Welcome back to Deep-Fried Friday! Last week, we talked about high school fashion. This week, let’s take a look at one of the extracurricular activities that plenty of teens participate in: Band.
There are two kinds of marching bands: military and show. There are few military bands left, but the famous Texas A&M band (comprised of Aggie Corps members) is an example. They march in formation and use a 6-to-5 baseline, meaning 6 marching steps per 5 yards. The drum major typically leads from the front of the band, marching ahead of the members.
Show bands are far more common now and create designs on the field by placement of members. The drum major often stands on a podium on the sideline to direct. The show band’s marching baseline is 8-to-5, meaning 8 steps per 5 yards; however, there are many variations in step size to get to the right spot for your next design.
That was Then
Ours was a show band. I was in band for all four years of high school, playing flute and piccolo. My last year, I was one of two drum majors. My high school qualified to go to state competition three of my four years, so we were pretty good.
- Summer Band started two weeks before school and involved practices each weekday from 8:00 a.m. to 12:00 p.m.
- There was a platform for our director to stand on during practices, but he also sometimes stood on his pick-up truck bed. He kept a megaphone with him at all times.
- Our director yelled a lot. One time he fell off his platform mid-rant.
- We wore thick wool uniforms and tall furry hats. I was so relieved when I made drum major and got to wear satin shorts and a shirt instead.
- Band trips: We went to Austin three times for marching competition, but Six Flags over Texas in Dallas was my favorite trip. I love roller coasters. However, I question the wisdom of throwing a bunch of hormone-driven teens into a hotel with a limited number of chaperones.
- My last year was my favorite in terms of our program. We did a themed show with songs from West Side Story–one of my favorite musicals. I will always remember directing “America” from the podium.
- I am connected on Facebook now with my fellow drum major. It’s nice to be back in touch.
I could tell plenty of stories about my band experiences, but I want to focus on high school bands now.
This is Now
While there has been a lot of rumor about the elimination of music and arts education programs, those cuts are largely the exception, not the rule. According to U.S. Department of Education findings, music and visual arts are nearly universally available in all public schools. When it comes to marching bands, there are plenty of students still involved. According to The Sound of Perfection, there are 27,000 marching bands annually, with 2.2 million middle and high school students enrolled as members in the U.S.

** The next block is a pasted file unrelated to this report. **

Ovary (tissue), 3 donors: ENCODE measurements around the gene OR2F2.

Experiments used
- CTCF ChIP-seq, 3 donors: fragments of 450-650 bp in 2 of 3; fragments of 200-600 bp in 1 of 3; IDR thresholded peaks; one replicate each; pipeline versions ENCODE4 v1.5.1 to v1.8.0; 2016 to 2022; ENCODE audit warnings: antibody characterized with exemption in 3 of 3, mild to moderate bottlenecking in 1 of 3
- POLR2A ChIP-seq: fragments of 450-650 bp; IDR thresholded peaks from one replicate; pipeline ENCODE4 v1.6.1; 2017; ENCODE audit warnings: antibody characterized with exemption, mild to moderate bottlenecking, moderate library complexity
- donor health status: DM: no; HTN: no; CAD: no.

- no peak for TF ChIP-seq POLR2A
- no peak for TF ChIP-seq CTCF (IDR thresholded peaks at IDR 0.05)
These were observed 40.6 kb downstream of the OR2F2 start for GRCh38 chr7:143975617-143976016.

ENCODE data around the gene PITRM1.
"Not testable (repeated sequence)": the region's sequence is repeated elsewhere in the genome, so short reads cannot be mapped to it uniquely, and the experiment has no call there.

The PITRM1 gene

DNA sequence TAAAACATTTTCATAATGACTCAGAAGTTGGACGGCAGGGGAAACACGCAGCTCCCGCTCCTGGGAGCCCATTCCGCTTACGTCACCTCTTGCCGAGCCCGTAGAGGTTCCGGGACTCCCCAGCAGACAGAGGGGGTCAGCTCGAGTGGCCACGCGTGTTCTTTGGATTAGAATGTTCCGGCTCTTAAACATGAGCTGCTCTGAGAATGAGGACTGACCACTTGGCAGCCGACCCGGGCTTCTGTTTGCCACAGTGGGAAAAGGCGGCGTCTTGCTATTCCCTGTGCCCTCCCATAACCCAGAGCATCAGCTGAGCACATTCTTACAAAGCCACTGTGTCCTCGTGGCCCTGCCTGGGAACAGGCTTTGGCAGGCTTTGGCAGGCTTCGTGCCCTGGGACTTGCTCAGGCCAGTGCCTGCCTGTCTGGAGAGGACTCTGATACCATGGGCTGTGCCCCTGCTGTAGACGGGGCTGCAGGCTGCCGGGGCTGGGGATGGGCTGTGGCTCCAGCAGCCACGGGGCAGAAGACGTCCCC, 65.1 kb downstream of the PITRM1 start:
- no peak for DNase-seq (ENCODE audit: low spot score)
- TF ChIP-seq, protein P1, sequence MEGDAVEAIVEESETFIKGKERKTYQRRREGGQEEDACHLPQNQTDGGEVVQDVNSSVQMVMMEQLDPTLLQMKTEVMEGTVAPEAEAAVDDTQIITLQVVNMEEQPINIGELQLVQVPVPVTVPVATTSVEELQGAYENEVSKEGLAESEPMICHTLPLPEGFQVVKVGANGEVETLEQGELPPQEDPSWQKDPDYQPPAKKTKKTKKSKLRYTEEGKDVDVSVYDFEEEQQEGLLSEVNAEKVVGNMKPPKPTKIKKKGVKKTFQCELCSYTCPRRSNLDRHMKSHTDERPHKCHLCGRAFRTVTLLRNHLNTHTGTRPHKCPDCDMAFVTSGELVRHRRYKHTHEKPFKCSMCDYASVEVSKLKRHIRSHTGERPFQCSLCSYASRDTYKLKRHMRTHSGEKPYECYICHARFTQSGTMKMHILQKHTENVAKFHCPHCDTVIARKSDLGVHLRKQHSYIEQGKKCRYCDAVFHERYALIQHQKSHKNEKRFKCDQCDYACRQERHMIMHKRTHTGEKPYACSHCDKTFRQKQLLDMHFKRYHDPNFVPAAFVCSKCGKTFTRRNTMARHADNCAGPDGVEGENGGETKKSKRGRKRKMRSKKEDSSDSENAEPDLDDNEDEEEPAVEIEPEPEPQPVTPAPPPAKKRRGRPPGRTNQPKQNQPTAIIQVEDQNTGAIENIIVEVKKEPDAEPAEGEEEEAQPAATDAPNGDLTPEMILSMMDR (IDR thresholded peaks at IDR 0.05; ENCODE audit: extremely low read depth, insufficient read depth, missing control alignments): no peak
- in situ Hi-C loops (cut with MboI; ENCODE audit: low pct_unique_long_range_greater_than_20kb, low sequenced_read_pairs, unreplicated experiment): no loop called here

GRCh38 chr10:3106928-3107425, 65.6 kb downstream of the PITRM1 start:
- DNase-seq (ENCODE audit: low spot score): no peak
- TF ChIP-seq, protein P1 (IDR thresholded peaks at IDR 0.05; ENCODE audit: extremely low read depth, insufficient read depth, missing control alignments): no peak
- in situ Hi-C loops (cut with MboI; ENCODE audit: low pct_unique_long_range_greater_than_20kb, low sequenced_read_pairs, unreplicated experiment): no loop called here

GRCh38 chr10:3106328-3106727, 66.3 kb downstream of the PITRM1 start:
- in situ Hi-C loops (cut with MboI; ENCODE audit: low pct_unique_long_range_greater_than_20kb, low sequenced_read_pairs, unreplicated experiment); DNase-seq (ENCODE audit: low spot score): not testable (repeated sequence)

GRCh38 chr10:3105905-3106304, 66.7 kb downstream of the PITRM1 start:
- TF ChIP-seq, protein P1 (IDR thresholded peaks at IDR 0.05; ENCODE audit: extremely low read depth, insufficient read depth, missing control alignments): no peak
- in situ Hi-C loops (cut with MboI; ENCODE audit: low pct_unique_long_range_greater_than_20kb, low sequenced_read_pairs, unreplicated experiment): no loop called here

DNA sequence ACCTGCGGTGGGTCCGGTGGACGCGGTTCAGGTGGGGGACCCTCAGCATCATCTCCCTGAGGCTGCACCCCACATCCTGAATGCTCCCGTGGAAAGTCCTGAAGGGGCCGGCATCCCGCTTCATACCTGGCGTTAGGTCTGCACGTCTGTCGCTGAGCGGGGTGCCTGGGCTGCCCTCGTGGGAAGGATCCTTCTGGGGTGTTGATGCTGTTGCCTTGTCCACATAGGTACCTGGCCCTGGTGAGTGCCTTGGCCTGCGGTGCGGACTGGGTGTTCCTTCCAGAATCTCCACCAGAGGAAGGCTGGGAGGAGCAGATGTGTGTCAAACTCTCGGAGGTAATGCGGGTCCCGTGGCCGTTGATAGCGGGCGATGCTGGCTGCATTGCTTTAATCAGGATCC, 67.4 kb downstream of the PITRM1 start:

Music education has long been touted as an activity that boosts both student involvement and achievement in school. According to a Harris Interactive pool of school principals, music programs contribute to higher student attendance and graduation rates. In addition, the College Board has consistently reported high SAT scores for students enrolled in music performance classes.
While some school bands still hold the stigma of being a place for the geeky to congregate, band can be cool. Band alumni include Steven Tyler, Nelly Furtado, Gwen Stefani, and Ewan McGregor. And in case you need more:
“Yeah, I played a little trumpet in high school and was in the marching band.” -Jon Bon Jovi
“I was in my high school’s marching band. It was a lot of hard work but fun. I will always be a fan of marching bands.” -Steven Spielberg
Football halftimes belong to the marching band. While the music is paramount, band performances now often appear as dramatic presentations, with many accompanied by color guards (the flag people) and rifle corps. They have themes and formations that support the theme. To present the show, marching band memberss spend hours upon hours learning their baseline march and then adaptations to form and reform designs.
In Texas, the University Scholastic League (UIL) has limited the number of practice hours for marching bands to eight hours per week. In the districts in my area, bands use every single one of those eight hours to learn their music and prepare their show.
Heeding the storytelling rule of “show, don’t tell,” let’s just take a look at the results of that practice. Following are a few recent videos of high school marching bands.
First, my own school district’s “Mighty Mustang Band,” with a trailer of their program for 2011. Note the marching skills shown in the video and what all goes into the performance. (Yes, it is harder to march backward and sideways.)
And here is the largest marching band (of course, it’s in Texas): The 600+ member band of the Allen Eagles Escradille. In the following video, they are playing their fight song in the Cowboy Stadium. There are a lot of students on the field.
Finally, the Bands of America Grand National Champions for 2011, Broken Arrow High School. This performance is long (11 minutes), but even a portion of it shows how musically difficult and marching challenged their program is. And they deliver.
So have you been in marching band? What instrument or role did you play? What do you enjoy about high school marching bands? How do think they’ve changed?